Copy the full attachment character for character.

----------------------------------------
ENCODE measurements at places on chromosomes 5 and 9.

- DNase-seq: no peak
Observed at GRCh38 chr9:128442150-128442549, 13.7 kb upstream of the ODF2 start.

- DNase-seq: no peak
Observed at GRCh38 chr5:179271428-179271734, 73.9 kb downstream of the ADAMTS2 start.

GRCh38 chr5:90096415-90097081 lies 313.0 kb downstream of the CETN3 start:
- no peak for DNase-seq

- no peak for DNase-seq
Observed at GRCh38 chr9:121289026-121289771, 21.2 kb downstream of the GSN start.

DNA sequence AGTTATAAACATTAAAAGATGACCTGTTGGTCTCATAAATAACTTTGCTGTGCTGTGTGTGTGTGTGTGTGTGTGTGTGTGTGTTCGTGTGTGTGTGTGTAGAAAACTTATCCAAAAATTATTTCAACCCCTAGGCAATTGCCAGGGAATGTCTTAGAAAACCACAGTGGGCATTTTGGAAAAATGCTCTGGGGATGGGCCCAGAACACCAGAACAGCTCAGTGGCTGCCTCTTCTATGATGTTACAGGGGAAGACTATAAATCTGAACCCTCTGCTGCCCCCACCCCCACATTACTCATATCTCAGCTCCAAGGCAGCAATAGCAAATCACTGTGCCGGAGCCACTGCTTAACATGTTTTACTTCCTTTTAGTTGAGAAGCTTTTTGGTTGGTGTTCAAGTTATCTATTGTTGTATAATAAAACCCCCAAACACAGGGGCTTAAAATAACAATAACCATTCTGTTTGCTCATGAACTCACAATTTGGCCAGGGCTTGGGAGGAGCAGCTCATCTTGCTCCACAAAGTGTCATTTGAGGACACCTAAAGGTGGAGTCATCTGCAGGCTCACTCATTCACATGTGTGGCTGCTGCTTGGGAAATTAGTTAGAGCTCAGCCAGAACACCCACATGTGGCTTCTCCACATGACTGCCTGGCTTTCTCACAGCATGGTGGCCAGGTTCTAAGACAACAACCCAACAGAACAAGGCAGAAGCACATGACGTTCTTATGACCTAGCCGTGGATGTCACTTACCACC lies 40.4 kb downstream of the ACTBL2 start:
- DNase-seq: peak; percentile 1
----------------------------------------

ENCODE measurements at places on chromosomes 5 and 9.

- DNase-seq: no peak
Observed at GRCh38 chr9:128442150-128442549, 13.7 kb upstream of the ODF2 start.

- DNase-seq: no peak
Observed at GRCh38 chr5:179271428-179271734, 73.9 kb downstream of the ADAMTS2 start.

GRCh38 chr5:90096415-90097081 lies 313.0 kb downstream of the CETN3 start:
- no peak for DNase-seq

- no peak for DNase-seq
Observed at GRCh38 chr9:121289026-121289771, 21.2 kb downstream of the GSN start.

DNA sequence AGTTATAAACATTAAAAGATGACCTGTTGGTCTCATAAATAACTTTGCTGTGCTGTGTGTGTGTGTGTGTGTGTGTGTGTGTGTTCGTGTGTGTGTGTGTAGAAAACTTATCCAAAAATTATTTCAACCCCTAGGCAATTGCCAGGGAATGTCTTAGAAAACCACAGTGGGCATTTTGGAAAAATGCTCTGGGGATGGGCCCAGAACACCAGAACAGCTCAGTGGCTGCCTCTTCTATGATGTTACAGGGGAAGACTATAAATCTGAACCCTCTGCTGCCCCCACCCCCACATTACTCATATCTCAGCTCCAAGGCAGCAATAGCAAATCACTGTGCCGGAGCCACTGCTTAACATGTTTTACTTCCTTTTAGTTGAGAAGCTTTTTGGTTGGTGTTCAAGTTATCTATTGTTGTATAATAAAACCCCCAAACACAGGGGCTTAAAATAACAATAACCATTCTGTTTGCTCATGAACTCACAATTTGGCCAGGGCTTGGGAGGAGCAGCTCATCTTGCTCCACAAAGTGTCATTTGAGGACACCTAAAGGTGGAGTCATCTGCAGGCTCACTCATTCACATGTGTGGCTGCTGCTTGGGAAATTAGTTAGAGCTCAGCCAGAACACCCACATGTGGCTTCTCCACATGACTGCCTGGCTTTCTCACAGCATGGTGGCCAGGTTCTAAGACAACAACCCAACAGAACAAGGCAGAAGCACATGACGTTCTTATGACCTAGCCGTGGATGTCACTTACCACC lies 40.4 kb downstream of the ACTBL2 start:
- DNase-seq: peak; percentile 1